As a sector, healthcare is still relatively un-digitised compared to other industries and compared to other parts of our lives.
Because of the heavy red tape, complexities in the very large health-care systems around the world, and restrictions around use of data for compliance and privacy reasons, digital has only begun to chip away at healthcare and there is a lot more to be done.
In the past, investing in healthcare was mainly left to the VC funds that focused specifically on life sciences, but in 2016 we will continue to see the increase in attention from technology-focused VCs in this sector.
The main reason for this is we’re now seeing a wave of start-ups tackling issues in healthcare using data and software, which we understand well, rather than patented compounds and devices, where life science VCs tend to be better placed.
We expect to see this in every aspect of healthcare. Companies like Figure 1 and Patients Know Best are improving workflows and information sharing; Omada Health are pioneering digital therapies; and Synthace, the self-dubbed ‘operating system for biology’, is making waves in software for bioengineering,
In security, a higher number of incidents and high-profile breaches in 2014 and 2015 has led to increased attention in the sector generally.
Demand for security products has grown, as is only set to grow further; and responsibility for security is now held in more parts of any organisation.
In other words, people other than the security analyst and the chief information security officer, who have traditionally been the users of security tools, are being made responsible for making sure private information and intellectual property is secure.
The responsibility lies with both the C-suite, as share price is directly impacted by a breach, as well as with the developer, who has to ship safe code and include security features on products as they are built.
Because of this, I expect to see more VC money moving into security tools that target developers, like Detectify and Castle.io, as well as threat intelligence tools that can be used on a higher level in the organisation, like Panaseer.
Apart from these broader trends, there are also a few new and interesting categories I think will gain attention from VCs in 2016, that have come about from trends we saw in 2014 and 2015.
Supporting the on-demand economy
2014 and 2015 saw a boom in VC investments into on-demand companies, in everything from taxis to food delivery to the ‘anything-within-one-hour’ concierge service.
In 2016, I expect to see a boom in products supporting the ‘behind the scenes’, especially when it comes to managing the large pool of workers that are on stand-by to serve the users of on-demand services.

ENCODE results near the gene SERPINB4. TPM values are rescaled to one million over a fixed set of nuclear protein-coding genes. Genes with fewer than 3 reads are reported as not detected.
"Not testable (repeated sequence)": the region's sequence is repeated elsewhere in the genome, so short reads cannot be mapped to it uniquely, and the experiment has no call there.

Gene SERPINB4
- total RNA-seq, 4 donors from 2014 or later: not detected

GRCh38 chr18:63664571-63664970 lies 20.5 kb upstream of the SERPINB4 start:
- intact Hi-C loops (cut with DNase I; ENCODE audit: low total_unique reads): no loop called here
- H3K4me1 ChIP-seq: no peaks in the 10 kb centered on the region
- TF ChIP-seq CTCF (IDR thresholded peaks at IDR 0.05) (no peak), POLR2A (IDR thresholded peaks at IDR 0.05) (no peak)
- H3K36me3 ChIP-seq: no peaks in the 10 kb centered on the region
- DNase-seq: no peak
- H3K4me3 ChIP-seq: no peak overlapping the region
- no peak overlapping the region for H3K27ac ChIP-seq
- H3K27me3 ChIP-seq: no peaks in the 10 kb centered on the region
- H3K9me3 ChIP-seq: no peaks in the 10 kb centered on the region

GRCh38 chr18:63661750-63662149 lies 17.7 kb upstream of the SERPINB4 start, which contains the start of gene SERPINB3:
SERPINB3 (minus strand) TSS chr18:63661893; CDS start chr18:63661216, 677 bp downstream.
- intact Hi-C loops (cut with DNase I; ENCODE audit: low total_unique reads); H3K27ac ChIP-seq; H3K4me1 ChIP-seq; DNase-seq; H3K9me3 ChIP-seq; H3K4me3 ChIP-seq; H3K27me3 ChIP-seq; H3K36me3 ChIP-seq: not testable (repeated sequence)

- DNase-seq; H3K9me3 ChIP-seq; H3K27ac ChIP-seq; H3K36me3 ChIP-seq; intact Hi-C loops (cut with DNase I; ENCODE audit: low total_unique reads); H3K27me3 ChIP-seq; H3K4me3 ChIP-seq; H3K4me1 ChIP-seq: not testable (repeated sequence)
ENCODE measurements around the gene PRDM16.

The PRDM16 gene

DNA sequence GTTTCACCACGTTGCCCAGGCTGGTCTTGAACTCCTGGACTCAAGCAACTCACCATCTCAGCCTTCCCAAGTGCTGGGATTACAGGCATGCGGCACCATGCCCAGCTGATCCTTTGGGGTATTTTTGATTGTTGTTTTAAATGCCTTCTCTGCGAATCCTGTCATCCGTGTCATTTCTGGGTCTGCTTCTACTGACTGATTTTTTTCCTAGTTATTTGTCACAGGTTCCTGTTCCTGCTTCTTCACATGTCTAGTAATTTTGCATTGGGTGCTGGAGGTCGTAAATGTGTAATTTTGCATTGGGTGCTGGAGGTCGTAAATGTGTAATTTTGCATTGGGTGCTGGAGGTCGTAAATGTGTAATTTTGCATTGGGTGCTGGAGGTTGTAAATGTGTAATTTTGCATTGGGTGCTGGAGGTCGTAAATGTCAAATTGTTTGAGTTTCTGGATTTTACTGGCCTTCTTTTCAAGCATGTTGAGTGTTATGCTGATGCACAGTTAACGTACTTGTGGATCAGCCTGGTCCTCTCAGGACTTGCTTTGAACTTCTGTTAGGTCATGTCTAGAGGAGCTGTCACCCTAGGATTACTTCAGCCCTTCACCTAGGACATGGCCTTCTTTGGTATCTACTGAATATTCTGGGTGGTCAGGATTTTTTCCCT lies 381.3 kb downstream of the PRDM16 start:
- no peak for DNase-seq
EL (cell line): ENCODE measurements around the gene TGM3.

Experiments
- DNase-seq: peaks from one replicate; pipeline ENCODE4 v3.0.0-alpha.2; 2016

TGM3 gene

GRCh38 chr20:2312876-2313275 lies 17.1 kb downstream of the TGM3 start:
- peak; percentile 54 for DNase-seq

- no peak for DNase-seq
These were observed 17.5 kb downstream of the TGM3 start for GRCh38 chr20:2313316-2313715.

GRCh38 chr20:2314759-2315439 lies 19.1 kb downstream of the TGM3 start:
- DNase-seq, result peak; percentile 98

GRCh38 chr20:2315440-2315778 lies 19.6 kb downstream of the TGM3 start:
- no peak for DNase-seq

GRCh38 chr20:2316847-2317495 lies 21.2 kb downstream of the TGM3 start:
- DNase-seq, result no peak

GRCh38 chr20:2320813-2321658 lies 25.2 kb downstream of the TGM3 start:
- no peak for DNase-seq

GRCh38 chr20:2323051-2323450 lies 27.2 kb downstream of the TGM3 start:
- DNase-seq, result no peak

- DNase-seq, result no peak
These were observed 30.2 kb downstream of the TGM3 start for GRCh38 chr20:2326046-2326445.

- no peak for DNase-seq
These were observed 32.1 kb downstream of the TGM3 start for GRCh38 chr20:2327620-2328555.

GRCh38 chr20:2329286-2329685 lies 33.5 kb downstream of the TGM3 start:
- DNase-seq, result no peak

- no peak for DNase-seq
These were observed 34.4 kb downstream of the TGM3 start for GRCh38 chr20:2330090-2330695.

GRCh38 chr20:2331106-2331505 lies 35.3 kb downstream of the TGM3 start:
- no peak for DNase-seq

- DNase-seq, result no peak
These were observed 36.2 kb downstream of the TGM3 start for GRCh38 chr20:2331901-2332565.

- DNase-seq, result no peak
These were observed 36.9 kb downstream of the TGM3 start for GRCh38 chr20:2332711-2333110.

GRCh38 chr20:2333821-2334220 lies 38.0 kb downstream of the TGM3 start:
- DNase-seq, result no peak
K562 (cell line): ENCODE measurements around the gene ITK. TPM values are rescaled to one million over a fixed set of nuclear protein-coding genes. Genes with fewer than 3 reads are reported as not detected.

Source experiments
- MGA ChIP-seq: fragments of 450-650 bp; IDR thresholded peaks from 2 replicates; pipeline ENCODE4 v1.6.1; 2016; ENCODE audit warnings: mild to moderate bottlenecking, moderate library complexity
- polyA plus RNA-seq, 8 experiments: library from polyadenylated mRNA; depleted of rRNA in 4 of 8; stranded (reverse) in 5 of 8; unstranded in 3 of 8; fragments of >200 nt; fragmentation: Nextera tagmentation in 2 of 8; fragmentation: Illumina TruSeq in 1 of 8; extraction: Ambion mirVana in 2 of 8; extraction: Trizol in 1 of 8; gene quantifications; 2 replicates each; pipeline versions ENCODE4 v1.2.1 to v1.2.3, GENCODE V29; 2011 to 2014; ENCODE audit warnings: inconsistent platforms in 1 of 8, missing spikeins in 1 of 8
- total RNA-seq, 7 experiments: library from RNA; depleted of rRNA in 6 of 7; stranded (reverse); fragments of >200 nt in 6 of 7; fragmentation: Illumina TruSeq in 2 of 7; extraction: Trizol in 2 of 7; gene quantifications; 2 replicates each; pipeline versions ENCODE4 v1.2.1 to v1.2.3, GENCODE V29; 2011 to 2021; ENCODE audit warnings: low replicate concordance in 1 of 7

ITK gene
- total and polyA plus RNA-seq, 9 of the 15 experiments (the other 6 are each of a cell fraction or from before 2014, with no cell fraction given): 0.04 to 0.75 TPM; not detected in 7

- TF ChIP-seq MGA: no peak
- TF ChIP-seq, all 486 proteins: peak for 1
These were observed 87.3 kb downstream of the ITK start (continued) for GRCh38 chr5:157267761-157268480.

On the B2B side, I expect to see more tools like OnFleet, that help on-demand services either manage or recruit a fleet of couriers, drivers, chefs – you name it.
On the B2C side, I wouldn’t be surprised if we see more companies getting funded to support these types of workers by, for example, helping them evaluate how to optimise their time between driving for Lyft or Uber, delivering meals or packages, even doing more obscure tasks like mapping, or other services that help them plan and save for a lifetime of work that is very different from a traditional career – less regularity and stability, more subject to market forces.
These are, of course, not restricted to the new type of on-demand worker, as new services could also support more traditional forms of ‘gig’ and hourly workers – a large number of workers in the US already work by the hour and often have multiple jobs.
Messenger app stores
2014 and 2015 also saw the rise of the messenger platforms, both in enterprise and in our everyday lives, and I expect 2016 to see the rise of new app stores within them.
With this trend, I also expect to see more funding for companies that are building products within the messenger, as the messenger becomes a new distribution channel.
Slack has quickly become the messenger platform of choice in the workplace and Facebook has deliberately built Facebook Messenger to be closer to an operating system and an app store than a pure messenger, like Facebook-owned Whatsapp.
What is incredible is that by building apps on top of Facebook Messenger or WeChat, for example, developers can reach audiences of 700 million and 650 million monthly active users, respectively.
This means there is a lot of opportunities to grow large businesses by developing apps tailored to what users need in a very specific messenger setting.
The amount of activity we see here will depend a lot on how open the platforms become – Slack and platforms like Telegram are very open to third-party apps already, whereas this isn’t really the case for Facebook Messenger at this stage.